September 7, 2005
September 6, 2004 - PB
July 11, 2004 - PB
May 1, 2004 - PB
March 23, 2004 - PB
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25 new reviews were recently posted to MostlyFiction.com. Click on the book cover to read the review; click on reviewer's name to learn more about the reviewer.
Henry is experiencing a bizarre phenomenon - he has access to the thoughts of Suriya Asagao, a survivor of the Hiroshima bombing who died a few months later. A thought provoking, inventive and lyrical debut novel.
When Martin Pearce, an Englishman nearly dead from thirst, staggers out of the desert and into the life of Hassanali, a shop seller in a village south of Mombasa, he sets in motion events and themes which echo throughout the novel.
With her singular mix of surrealism, musical prose, and keenly felt emotions, Aimee Bender's returns with more sublime, beguiling, and breathtakingly original stories of love, sex, heartbreak, and potato babies.
The twisted relationship between a jockey and the horse jumper who becomes the object of his obsession frames Francis's dark, brooding debut, which traces the path of the would-be lovers as they pursue careers in 1950s East Coast horse culture.
The Lums, the Chinese-American family Chieng writes about, have a peculiar history. Too many of them suffer an untimely demise. Chieng with his deadpan wit and sense of irony, has made an auspicious debut.
Oyeyemi has created a psychological horror novel which dares to be different, incorporating a clash of cultures and parallels with the Icarus legend in this memorable debut novel.
Clare Fergusson, an Episcopal priest, and Russ Van Alstyne, the Police Chief of Millers Kill, witness the terrible events that occur in a small Adirondack town when a conglomerate called Global Wood Products is poised to purchase thousands of acres of timberland.
Women served as snipers for both Bosnian and Serbian forces during the siege of Sarajevo; Simon, a prize-winning correspondent and NPR Weekend Edition host, interviewed one of them and has masterfully imagined her life.
In his first novel since Corelli’s Mandolin, Louis de Bernières creates a world, populates it, and launches it into the maelstrom of twentieth-century history. The setting is a small village in southwestern Anatolia in the waning years of the Ottoman Empire.
Baddiel takes a little-known fact of WWII history—the internment of refugees on the Isle of Man—as inspiration for his compelling novel about a German-Jewish couple who escape the Nazis only to be wrenched apart by the British government.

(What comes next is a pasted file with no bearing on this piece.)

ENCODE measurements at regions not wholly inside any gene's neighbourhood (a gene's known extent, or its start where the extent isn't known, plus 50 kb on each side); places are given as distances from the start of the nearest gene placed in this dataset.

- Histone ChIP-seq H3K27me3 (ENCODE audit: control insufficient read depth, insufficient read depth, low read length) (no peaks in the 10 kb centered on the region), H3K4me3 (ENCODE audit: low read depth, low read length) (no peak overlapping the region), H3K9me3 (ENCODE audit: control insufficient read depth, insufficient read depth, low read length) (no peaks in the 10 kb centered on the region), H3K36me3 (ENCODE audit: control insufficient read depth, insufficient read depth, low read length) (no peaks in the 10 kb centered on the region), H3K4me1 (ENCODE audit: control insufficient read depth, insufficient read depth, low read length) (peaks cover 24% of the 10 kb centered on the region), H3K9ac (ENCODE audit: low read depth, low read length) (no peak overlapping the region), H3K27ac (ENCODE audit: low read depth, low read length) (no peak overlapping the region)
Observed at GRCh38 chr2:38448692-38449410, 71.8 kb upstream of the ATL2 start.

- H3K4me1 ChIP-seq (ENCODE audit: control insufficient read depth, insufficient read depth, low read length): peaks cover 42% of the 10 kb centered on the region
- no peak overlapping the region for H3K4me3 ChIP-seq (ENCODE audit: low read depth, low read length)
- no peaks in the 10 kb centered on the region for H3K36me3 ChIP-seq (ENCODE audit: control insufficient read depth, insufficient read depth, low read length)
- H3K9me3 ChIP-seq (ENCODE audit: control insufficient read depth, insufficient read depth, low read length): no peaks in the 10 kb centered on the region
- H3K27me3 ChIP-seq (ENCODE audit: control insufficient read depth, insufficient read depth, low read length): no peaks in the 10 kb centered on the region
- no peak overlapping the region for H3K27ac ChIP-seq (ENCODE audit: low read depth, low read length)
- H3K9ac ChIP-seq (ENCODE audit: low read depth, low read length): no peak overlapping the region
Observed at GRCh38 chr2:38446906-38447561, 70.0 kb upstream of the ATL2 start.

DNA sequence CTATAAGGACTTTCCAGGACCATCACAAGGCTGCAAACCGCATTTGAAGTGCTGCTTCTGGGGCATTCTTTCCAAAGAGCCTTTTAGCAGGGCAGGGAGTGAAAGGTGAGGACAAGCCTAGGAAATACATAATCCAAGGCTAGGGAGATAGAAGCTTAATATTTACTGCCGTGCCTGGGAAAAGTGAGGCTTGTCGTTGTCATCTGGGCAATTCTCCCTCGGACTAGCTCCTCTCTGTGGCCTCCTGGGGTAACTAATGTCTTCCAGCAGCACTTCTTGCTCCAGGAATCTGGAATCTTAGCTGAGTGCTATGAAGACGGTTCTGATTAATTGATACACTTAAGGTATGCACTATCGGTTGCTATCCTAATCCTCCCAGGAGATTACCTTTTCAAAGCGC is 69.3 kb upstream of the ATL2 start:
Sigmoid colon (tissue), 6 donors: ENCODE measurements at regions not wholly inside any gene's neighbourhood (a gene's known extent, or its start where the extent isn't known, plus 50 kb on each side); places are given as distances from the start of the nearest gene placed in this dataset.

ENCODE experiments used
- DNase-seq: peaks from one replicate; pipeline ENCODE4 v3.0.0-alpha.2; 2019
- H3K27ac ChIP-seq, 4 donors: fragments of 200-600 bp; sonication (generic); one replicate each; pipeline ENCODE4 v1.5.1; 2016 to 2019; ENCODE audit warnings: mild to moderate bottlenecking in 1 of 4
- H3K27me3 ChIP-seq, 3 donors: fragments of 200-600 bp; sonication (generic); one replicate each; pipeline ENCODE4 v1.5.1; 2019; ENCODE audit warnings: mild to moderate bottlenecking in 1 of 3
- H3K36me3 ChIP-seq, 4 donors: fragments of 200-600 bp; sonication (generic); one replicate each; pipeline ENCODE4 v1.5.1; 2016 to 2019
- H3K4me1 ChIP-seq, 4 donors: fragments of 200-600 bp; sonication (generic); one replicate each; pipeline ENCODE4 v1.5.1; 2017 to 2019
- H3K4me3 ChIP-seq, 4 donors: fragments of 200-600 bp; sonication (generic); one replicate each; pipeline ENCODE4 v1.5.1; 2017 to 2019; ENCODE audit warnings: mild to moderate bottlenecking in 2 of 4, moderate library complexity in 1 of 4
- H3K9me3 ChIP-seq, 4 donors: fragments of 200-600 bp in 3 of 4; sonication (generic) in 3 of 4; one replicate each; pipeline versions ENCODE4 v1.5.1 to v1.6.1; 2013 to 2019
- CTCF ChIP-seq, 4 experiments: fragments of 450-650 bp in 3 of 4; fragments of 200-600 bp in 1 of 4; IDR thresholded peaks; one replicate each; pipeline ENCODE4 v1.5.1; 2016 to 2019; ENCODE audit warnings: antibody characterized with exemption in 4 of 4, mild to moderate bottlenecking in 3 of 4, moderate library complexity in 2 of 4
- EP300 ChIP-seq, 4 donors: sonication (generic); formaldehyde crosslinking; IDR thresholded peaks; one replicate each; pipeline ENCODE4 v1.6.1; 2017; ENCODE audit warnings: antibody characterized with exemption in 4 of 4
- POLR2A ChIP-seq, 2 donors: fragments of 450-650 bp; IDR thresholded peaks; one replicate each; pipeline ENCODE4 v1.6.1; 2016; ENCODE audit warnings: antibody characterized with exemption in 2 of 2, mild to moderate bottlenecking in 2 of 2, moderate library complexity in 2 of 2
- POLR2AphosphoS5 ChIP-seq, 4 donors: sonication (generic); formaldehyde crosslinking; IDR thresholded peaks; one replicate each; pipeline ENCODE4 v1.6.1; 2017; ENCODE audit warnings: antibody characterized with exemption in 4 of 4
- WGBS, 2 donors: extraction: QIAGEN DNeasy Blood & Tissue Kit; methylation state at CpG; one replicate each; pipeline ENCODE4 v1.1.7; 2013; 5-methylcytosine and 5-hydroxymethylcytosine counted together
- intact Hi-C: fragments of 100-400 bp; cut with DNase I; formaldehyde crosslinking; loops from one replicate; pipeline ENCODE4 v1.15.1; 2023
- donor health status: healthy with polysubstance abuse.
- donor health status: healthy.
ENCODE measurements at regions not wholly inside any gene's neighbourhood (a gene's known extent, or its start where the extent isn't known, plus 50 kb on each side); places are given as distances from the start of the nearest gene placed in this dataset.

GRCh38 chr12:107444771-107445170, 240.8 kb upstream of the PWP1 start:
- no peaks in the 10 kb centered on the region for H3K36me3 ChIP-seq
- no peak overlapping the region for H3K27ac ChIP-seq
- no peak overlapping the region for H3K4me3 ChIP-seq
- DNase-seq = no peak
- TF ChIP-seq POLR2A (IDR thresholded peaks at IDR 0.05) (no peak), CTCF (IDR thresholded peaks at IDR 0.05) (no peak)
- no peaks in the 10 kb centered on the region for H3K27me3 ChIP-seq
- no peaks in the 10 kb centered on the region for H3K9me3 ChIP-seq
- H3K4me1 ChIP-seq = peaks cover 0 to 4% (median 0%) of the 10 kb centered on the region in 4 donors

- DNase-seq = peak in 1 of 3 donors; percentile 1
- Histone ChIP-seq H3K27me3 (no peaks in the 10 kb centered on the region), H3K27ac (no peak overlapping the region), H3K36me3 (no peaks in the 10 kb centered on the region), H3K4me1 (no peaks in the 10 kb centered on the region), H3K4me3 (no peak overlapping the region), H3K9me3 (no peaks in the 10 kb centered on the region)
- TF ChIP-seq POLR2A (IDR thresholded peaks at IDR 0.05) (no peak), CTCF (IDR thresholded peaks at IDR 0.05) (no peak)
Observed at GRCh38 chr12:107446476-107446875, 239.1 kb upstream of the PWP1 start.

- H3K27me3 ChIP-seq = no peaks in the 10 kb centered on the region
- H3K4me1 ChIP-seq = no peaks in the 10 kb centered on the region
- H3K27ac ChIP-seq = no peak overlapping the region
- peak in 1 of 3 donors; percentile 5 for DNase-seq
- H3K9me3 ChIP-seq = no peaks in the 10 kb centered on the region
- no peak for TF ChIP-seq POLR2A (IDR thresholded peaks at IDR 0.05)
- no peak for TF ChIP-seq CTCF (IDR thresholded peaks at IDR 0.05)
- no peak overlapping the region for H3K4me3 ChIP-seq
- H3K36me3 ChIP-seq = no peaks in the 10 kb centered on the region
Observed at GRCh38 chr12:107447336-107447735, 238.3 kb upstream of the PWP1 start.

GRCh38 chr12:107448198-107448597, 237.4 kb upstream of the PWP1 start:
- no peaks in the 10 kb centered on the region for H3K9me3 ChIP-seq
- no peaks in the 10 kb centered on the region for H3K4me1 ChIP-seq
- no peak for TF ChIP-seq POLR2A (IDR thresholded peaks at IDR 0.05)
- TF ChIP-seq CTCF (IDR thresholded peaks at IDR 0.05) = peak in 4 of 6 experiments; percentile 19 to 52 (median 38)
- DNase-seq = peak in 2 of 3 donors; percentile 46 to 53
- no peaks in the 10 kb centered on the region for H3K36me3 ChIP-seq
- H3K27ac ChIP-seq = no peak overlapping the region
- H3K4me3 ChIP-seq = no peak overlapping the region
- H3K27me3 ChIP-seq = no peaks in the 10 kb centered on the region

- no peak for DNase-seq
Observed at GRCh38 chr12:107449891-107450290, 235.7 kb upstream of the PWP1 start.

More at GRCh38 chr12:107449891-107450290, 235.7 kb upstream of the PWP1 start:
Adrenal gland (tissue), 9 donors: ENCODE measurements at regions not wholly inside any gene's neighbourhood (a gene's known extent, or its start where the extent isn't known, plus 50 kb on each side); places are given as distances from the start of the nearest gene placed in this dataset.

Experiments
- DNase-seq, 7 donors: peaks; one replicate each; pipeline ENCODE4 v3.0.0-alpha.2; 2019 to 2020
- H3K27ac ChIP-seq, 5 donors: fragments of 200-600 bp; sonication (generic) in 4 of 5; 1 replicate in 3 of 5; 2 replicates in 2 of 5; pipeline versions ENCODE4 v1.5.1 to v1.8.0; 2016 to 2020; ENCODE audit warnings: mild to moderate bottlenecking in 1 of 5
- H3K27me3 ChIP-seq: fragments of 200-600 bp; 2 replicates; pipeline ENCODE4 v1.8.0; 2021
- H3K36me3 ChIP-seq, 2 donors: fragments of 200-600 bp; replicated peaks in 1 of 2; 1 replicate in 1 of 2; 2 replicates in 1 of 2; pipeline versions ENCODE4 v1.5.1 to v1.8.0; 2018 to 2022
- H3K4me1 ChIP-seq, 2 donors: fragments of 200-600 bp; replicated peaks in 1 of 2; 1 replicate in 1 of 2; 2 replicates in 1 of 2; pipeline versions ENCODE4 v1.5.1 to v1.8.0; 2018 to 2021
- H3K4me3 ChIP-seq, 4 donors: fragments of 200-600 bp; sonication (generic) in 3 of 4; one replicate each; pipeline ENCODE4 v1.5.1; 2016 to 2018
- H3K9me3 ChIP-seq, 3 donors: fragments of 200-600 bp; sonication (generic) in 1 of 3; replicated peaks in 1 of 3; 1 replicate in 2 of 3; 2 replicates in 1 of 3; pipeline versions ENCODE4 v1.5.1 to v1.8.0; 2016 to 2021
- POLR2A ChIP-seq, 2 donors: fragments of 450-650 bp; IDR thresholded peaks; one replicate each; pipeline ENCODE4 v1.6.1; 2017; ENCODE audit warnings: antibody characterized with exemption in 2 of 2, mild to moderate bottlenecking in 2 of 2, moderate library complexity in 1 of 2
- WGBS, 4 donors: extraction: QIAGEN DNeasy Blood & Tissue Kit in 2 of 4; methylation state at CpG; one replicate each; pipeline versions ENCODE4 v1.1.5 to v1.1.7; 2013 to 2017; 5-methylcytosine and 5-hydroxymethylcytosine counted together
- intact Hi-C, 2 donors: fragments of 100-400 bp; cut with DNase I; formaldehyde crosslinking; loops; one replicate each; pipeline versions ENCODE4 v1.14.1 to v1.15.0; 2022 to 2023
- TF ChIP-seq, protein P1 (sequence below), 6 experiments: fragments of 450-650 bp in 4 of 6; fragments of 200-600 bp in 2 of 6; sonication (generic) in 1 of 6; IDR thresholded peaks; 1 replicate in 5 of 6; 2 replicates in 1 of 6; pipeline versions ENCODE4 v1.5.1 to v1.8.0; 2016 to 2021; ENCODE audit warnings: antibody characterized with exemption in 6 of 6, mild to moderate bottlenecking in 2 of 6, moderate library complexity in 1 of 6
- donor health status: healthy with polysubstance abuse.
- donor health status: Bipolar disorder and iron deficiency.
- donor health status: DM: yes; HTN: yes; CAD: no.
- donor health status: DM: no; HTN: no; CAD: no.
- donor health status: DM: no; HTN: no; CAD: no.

A bus load of individuals secretly abandon their everyday life to enter an agreement to go to a writer’s retreat in which they will have no distractions to prevent them from writing that novel, screenplay, poem, etc. that they know is within them. This is truly ingenious, original, inventive writing, though macabre.
South African crime writer Meyer features an ex-cop Zapotek "Zet" van Heerden who has seven days to solve a seemingly unsolvable crime.
Holm captures the ephemeral nature of relationships, and the multitude of emotions ignited when a partnership/romance ends. A quirky tale of people whose lives are in flux, and who are able to handle their changed status creatively.
Seven years after Cities of the Plain brought his acclaimed Border Trilogy to a close, McCarthy returns with a suspenseful modern-day western.
In this poignant story of loss and longing, first-time novelist Bánk sensitively portrays the barren world of 1950s Hungary through a child's eyes.
Thursday is the head of Jurisfiction, the policing agency that "safeguards the stability of the written word" in literature. However, she is tiring of her hectic, stressful, and often dangerous job and she needs a break. She returns to her home town of Swindon, England, determined to bring back her "eradicated" husband, Landen Parke-Lane.
Scott Finn, an orphan from Southie who worked his way out of juvenile detention and into a job at a prestigious Boston law firm, is devastated when his colleague and former lover, Natalie Caldwell, turns up dead on the Southie waterfront.
A wealthy businessman, Rafael Vega, and his wife, Lucia, are found dead in their luxurious home. At first glance, it looks like a straightforward case of murder/suicide, but Inspector Jefe Javier Falcon has his doubts.
Also read Jana's review of IN THE COMPANY OF STRANGERS by this author and added this update.
Shamus-winner Spiegelman's intricate, intelligent second thriller to feature all-too-human New York PI John March, explores skulduggery in the world of high finance.
Boston-based scientist Daisy Hubbard is driven to find a cure for the rare genetic disease that claimed the life of her brother. But her progress is interrupted when she learns her unstable sister Anna has gone missing from her California home.
Originally written in 1993 under the pseudonym Jack Harvey, this combo police procedural and spy thriller features an ingenious female assassin.
In 1991, President George H. W. Bush called Ambassador Joseph Wilson a "True American Hero." In 2003, senior officials in President George W. Bush’s White House tried to intimidate critics and punish Wilson for what he knew—and finally made public—about the administration’s lies before the invasion of Iraq.